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Moore: Telecommuting Employee Accidents: Risk Management and Claims Nightmare?

By James Moore

Tuesday, August 11, 2020 | 359 | 0 | min read

The coronavirus pandemic grew what was a “cottage industry” type job to one of the most popular jobs in existence today. Most telecommuting employee accidents will involve in-home hazards.

James Moore

James Moore

Let us look at the previous telecommuter articles I wrote over the last few months on telecommuting employees since the beginning of the pandemic:

And, below:

  • Definition of a telecommuting employee.
  • In-home hazards that may cause accidents.
  • Most popular accident type with telecommuters.

Telecommuting employee definition

The best way to define telecommuting employees comes from the rate bureaus. The National Council on Compensation Insurance's definition covers approximately 40 states. The other states have independent rating bureaus.

The definition (paraphrased): 

For purposes of Code 8871, a residence office is a clerical work area located within the home of the clerical employee. Additional requirements are that the residence office must be separate and distinct from the location of the employer. 

Clerical duties of an employee classified to Code 8871 include but are not limited to the creation or maintenance of financial or other employer records, handling correspondence, computer composition, technical drafting and telephone duties, including sales by phone.

Telecommuter employees who also engage in duties away from the residence such as depositing funds at banks, the purchase of office supplies and/or the pickup or delivery of mail are assigned to Code 8871, provided these duties are incidental and directly related to that employee’s duties in the residential office. 

California’s Workers' Compensation Insurance Rating Bureau has not officially added the telecommuter code to its manuals.

In-home hazards that could cause telecommuting employee accidents

According to an article in OMG Top Tens, the following are the top 10 hazards and associated employee accidents in a home office: 

  • 10) Wet floors.
  • 9) Tripping on carpets and cables.
  • 8) Stairway accidents.
  • 7) Burns.
  • 6) Injury caused by machinery.
  • 5) Head Injuries – overhead cabinets.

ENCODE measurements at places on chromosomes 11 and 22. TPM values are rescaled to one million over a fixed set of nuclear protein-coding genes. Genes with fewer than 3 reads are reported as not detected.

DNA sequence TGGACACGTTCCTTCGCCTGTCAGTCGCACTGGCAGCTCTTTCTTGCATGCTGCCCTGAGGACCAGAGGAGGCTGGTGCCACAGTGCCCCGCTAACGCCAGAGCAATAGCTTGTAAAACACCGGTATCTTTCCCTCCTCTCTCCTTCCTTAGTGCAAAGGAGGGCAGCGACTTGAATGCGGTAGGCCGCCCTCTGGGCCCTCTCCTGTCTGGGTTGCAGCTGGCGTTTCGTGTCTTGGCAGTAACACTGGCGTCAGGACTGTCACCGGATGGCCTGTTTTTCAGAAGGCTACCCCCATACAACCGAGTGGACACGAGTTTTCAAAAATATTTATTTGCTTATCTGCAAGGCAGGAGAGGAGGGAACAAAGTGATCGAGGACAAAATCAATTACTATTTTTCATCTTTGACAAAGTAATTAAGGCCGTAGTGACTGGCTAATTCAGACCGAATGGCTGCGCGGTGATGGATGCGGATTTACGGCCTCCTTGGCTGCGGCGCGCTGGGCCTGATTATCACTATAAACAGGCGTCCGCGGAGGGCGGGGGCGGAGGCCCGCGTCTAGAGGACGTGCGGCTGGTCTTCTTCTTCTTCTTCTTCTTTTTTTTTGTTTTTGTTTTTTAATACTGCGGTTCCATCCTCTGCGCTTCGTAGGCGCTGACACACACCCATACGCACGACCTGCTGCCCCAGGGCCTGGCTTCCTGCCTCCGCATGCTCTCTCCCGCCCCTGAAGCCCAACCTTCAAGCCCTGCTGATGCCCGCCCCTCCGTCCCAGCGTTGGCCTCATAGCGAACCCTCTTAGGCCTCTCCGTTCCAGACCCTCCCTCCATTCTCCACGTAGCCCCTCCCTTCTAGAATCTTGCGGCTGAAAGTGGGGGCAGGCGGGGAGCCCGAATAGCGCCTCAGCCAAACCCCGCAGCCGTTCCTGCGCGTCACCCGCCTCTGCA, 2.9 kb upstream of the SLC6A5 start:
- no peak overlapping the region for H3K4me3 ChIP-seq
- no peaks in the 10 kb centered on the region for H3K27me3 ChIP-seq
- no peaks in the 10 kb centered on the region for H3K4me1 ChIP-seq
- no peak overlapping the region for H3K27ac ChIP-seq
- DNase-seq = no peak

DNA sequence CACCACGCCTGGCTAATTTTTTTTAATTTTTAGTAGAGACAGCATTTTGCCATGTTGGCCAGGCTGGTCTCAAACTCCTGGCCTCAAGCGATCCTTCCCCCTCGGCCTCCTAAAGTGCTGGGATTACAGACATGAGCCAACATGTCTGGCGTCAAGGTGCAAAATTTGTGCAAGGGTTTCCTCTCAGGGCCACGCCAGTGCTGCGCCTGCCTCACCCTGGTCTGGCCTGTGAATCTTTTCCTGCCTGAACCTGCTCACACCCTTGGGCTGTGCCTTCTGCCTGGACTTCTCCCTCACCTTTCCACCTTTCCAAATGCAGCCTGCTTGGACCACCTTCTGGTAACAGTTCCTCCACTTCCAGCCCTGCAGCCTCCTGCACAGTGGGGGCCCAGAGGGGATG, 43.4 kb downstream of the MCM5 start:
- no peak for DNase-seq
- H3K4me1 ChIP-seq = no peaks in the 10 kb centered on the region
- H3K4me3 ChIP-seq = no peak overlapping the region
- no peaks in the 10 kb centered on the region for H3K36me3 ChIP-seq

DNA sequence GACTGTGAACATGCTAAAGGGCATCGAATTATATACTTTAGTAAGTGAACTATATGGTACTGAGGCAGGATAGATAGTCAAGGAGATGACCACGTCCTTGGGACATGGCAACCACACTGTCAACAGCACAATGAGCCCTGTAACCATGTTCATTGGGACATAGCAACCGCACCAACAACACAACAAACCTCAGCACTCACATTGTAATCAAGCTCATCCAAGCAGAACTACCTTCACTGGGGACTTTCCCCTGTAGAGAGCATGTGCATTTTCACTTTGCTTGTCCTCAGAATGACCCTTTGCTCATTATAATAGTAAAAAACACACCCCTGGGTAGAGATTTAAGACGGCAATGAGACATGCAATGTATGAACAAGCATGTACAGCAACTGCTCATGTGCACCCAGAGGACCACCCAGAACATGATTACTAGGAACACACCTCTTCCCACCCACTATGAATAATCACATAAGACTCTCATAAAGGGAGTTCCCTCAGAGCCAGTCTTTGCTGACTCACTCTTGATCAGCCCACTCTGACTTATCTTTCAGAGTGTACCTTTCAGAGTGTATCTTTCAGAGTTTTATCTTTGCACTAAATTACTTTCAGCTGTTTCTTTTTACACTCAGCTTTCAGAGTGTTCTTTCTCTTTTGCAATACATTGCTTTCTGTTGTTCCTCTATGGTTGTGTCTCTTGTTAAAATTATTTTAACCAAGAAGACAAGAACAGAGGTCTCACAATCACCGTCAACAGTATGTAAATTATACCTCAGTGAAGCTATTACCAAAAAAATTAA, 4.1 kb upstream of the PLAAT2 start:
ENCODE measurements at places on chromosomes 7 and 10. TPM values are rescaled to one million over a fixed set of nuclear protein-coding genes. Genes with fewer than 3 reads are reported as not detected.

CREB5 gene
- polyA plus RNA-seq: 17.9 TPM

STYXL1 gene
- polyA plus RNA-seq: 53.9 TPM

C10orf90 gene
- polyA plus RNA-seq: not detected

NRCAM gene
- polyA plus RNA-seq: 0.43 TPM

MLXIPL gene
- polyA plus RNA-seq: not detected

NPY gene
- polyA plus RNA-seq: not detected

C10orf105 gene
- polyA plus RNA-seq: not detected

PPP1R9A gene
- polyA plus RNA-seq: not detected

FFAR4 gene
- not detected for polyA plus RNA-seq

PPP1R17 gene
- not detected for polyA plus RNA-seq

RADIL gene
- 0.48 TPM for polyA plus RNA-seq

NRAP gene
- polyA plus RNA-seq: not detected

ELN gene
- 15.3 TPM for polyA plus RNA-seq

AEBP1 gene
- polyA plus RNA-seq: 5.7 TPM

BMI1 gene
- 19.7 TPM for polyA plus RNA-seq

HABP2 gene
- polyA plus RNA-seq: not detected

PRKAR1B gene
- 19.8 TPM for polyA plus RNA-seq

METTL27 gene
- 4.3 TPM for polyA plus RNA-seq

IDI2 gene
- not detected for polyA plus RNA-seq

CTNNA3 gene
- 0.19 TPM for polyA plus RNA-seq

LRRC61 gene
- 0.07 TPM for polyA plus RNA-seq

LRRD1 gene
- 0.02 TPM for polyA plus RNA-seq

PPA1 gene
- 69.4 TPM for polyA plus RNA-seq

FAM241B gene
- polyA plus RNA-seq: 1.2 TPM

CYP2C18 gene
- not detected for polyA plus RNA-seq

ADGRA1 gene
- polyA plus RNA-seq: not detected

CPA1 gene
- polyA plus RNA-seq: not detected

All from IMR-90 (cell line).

• 4) Chair-related injuries or accidents.
  • 3) Accidents in the restrooms (can be compensable). 
  • 2) Glass accidents.
  • 1) Furniture corners.

The most common type of office accident is the one attributed to furniture corners. Sharp table corners should be covered with protective tabs to prevent accidents; placing furniture pieces with rounded edges can help, too.

We have all seen people injure themselves with furniture corners, sometimes seriously. The overhead cabinets in No. 5 could have been ranked higher.  

A great telecommuter article from SFM pointed out three important considerations in the next two sections:

  • Coffee or bathroom breaks may be compensable. An office is an office if you designate it as one.
  • A safety plan needs to be in place for telecommuters.
  • A dedicated workstation enhances safety and productivity.

Planning for safe remote work

You can prepare for the safety of your remote workers by creating or reviewing your policies and procedures for remote work:

  • Develop a remote work policy that covers eligibility, safety, equipment, and security.
  • Have the employees sign a remote work agreement, acknowledging their responsibilities.
  • Create a safety checklist or assessment for remote workspaces.
  • Require a dedicated workstation in the home.
  • Consider equipment and security needs.
  • Provide safety training and resources.
  • Follow up on a regular basis to ensure safety procedures are being followed.

Safety concerns in home offices

As an employer, you can monitor and enforce safety practices at your central office. It becomes more challenging when you do not control your worker’s environment.

Do all you can to ensure that employees’ working spaces meet the minimum criteria for safety. Workers may be more complacent in their own homes and disregard tripping hazards or poor ergonomics.

A dedicated home workstation is beneficial because, unlike lounging on the couch with a laptop, the workstation can be set up for proper ergonomics. An optimal setup includes:

  • An appropriate chair and desk.
  • The computer, keyboard and mouse in the correct positions.
  • A telephone, possibly with a headset.
  • Proper lighting to reduce eye strain.
  • Adequate, accessible storage to eliminate tripping and lifting dangers; these are huge losses when they occur.
  • Awareness of electrical and fire hazards.

The above-linked articles have one thing in common: Both were written pre-pandemic.  They were not written as a response to any telecommuting employee accidents or current work situation.   

This blog post is provided by James Moore, AIC, MBA, ChFC, ARM, and is republished with permission from J&L Risk Management Consultants. Visit the full website at www.cutcompcosts.com.


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